"Tuki" Review

Title: Tuki
Volume(s): 2
Creator(s): Jeff Smith
Publisher: Cartoon Books
Genre(s): Adventure/Drama
 Young Adult

Despite being one of the most well-known cartoonists in America, Jeff Smith has never played by traditional rules of a comic book artist. Though he had a brief stint at Image Comics and colorized versions of “Bone” were published by Scholastic Books, Smith has largely self-published his works while dabbling in side jobs with DC Comics and the defunct Disney Adventures magazine. That’s why it was no surprise when Smith announced he was creating a webcomic by the name of “Tuki,” which was a prehistoric adventure of a cave man, a wise monkey, and some stray kids on a journey of survival! The series was Smith back in full form since he created “Bone,” as while the series did lean on the serious side, it also had his trademark sense of humor on full display as well as character designs that were on one hand child-friendly while on the other hand sophisticated enough to be enjoyed by adults.

While “RASL” was aimed squarely at an adult audience, “Tuki” (like “Bone”) feels like it would have made for a great Disney film during the Disney Renaissance era. It’s the kind of series I could see enchanting young readers who stumbled upon it on the web and it’s nice to know that Smith is still creating stories that people of all ages can enjoy and be inspired by. Back when he started, he had to lean on random comic book shops to buy single issues from him personally (and then have patient readers who were willing to wait months for the next issue to come out), but now with the internet at his fingertips “Tuki” could be shared with millions of people all over the world with fewer wait times between pages! Even though series like “Penny Arcade” and “PvP” have been entertaining readers on the web for years, many modern comic artists still have yet to embrace the internet as a true viable distribution method for their art without a parent company.

Jeff Smith probably looked at webcomics and leaped for joy: now he could FINALLY print a series without the need worry about things like shipping and production costs! I do sense, however, that Smith is still a fan of print. His book collections are some of the nicest books in the comics industry, so that “Tuki” would have its own printed collections should not be surprising to anyone. Ever the rebel though, Smith wanted to keep the copyrights to his IP, and so he turned to Kickstarter to get the funding from fans of the series himself. The project was funded within 48 hours, and we now have the first of two paperback books for the series, and I must say that the transition from web to print is quite…interesting, to say the least. Primarily because with a few exceptions, Smith has tweaked virtually every aspect of the story and structure in translating the source to print.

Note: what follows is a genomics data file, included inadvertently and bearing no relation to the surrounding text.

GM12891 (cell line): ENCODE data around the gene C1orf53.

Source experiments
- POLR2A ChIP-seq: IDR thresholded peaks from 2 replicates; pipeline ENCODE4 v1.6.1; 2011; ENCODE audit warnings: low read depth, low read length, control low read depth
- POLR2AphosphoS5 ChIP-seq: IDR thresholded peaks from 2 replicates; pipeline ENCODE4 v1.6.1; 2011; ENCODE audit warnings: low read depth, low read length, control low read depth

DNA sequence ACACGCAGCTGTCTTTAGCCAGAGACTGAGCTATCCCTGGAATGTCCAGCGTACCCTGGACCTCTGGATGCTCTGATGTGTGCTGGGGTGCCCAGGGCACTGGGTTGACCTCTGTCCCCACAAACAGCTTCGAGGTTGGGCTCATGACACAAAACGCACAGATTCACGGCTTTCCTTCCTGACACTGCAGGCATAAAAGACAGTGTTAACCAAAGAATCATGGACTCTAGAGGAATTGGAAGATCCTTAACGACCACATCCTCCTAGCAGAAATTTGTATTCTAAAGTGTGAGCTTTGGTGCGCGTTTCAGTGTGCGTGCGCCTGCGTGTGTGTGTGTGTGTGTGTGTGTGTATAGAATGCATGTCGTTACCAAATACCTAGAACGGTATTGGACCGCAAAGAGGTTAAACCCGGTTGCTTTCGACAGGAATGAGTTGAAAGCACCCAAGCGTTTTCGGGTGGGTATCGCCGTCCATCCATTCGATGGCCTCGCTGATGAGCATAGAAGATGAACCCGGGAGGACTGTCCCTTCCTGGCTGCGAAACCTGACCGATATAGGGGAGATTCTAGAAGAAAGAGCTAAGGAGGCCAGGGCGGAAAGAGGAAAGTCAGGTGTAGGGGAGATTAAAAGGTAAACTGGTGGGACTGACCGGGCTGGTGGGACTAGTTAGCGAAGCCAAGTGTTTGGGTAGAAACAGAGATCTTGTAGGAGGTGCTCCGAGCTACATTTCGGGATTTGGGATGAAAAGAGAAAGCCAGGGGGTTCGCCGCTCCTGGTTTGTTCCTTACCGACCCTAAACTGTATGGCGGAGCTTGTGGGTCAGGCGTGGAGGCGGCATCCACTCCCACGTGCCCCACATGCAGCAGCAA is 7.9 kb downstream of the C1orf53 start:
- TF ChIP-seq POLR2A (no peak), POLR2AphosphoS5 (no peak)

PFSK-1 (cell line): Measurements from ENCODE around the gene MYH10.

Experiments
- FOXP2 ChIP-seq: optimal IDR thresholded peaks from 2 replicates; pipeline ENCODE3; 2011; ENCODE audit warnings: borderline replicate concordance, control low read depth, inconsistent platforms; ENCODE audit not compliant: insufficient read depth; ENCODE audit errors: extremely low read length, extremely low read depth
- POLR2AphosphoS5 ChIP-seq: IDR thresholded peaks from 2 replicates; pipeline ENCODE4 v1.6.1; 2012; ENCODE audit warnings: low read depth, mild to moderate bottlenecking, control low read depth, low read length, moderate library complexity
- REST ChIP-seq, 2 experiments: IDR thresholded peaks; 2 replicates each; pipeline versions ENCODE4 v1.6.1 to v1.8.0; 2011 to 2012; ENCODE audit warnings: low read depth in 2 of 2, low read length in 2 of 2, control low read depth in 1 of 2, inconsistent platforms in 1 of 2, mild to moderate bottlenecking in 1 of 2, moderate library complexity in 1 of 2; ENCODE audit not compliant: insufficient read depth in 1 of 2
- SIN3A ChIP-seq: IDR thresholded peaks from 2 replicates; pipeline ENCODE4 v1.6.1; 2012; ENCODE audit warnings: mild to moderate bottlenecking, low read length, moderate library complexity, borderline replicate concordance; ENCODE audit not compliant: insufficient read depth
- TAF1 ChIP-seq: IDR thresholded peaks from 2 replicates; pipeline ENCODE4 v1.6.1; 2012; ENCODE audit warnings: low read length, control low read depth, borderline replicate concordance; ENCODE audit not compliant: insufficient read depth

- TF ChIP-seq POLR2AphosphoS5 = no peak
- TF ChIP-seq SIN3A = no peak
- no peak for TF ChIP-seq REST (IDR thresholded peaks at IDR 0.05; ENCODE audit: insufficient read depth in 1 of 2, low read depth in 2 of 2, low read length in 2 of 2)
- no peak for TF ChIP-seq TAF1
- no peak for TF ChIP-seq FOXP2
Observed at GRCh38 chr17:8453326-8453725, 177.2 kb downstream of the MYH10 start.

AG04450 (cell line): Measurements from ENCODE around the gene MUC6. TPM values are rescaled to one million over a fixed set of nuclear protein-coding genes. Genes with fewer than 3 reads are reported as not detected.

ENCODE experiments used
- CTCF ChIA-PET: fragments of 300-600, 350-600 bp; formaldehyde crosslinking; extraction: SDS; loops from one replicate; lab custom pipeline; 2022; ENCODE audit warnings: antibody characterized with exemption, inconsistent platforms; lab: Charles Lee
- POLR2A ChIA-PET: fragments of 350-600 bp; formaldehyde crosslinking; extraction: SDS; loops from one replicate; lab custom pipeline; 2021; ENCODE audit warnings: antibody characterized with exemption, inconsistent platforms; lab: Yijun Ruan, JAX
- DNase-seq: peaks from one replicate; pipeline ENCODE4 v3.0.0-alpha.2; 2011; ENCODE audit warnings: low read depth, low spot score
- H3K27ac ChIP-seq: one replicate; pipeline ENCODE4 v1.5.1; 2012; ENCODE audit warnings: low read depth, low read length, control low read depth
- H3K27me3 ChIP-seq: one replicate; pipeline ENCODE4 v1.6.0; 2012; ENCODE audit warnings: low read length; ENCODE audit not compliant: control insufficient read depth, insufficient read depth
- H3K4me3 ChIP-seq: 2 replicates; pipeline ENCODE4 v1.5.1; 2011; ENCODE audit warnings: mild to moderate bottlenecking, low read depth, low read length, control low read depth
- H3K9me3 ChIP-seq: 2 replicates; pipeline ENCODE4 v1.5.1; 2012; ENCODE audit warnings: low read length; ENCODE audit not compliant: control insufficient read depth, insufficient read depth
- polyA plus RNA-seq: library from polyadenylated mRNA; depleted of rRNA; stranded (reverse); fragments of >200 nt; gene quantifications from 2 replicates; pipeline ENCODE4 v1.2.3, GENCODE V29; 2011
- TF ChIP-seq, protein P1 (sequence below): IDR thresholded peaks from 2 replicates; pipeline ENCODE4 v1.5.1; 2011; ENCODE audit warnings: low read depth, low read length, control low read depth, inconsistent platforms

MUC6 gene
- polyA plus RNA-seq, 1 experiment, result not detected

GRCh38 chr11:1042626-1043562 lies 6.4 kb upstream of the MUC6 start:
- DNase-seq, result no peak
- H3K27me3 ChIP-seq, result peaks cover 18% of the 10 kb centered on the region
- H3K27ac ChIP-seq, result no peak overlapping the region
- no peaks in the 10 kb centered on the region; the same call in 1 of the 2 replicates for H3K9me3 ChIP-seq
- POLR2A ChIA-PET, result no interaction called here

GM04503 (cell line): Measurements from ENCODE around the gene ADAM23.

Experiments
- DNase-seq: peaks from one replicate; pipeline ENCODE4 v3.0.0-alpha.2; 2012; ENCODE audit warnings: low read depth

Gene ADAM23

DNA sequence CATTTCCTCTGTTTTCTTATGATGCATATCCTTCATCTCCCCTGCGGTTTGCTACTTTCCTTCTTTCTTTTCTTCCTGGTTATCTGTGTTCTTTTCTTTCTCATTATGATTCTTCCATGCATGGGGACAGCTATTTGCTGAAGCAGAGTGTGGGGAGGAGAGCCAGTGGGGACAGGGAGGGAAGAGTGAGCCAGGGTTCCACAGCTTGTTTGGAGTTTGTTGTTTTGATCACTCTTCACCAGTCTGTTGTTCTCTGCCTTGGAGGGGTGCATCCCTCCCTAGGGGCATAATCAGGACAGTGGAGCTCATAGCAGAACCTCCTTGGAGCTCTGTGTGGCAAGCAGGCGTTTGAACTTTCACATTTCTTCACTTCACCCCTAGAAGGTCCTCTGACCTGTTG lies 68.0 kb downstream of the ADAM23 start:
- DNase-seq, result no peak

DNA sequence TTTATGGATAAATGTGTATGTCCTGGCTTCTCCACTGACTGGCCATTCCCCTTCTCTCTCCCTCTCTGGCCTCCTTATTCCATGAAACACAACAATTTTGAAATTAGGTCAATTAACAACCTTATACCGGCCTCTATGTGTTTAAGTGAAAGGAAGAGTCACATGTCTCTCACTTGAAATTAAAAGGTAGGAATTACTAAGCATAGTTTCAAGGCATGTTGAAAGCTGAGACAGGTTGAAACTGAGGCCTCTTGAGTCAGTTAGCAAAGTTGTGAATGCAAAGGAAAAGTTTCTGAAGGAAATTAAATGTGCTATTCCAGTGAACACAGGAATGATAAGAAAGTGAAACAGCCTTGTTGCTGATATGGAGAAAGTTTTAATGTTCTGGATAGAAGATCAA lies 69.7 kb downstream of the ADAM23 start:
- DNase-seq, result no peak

As explained in the post books notes, Smith structured the webcomics to be mostly self-contained, with each page ending with either a stunning visual or a punchline. Smith felt that to simply collect all the comics and put them in sequence would result in a tedious and predictable read, and thus many of the strips are redrawn and repurposed for a book format. Now story developments can span several pages. The punchline to a joke can occur in the middle of the page. The book is separated by chapters and the story is a much smoother read in book form. I do question a bit of the wisdom in presenting the series in this way, as several funny jokes and action sequences are either lost in translation or look very different than they do from the online version. Fans who discovered the series online may be disappointed to see certain elements are different in print form, and there is a real fear of the original versions being lost to the Internet Archives in the future without a proper archive of them.

I don’t want this issue to prevent people from getting the print version as Smith took very good care to make the story work as a book as opposed a series of strips you read in order, but I still wonder if – like George Lucas insisting that the ‘Special Editions’ of “Star Wars” is the proper way to view his movies – if Smith isn’t entering a grey area by essentially selling a new version of “Tuki” in print form?! Even if this is at some point deemed “the official way” to read “Tuki,” I sense people who discovered the series online may eventually want the webcomic version collected in print form regardless of the author’s feelings on whether or not “it reads right” as a result. “Tuki” is a return to form for Jeff Smith who has created his best series in years! With gorgeous black and white artwork, a perfect blending of action, drama, and comedy, along with a cast of characters that are easy to like, “Tuki” is an easy high recommendation! The two books are currently being shipped to Kickstarter backers first but will then appear in regular bookstores and comic shops in a standard retail edition. Consider this your heads up to keep an eye out for them!

Grade: A-

Your Comic Book Guy - Kevin

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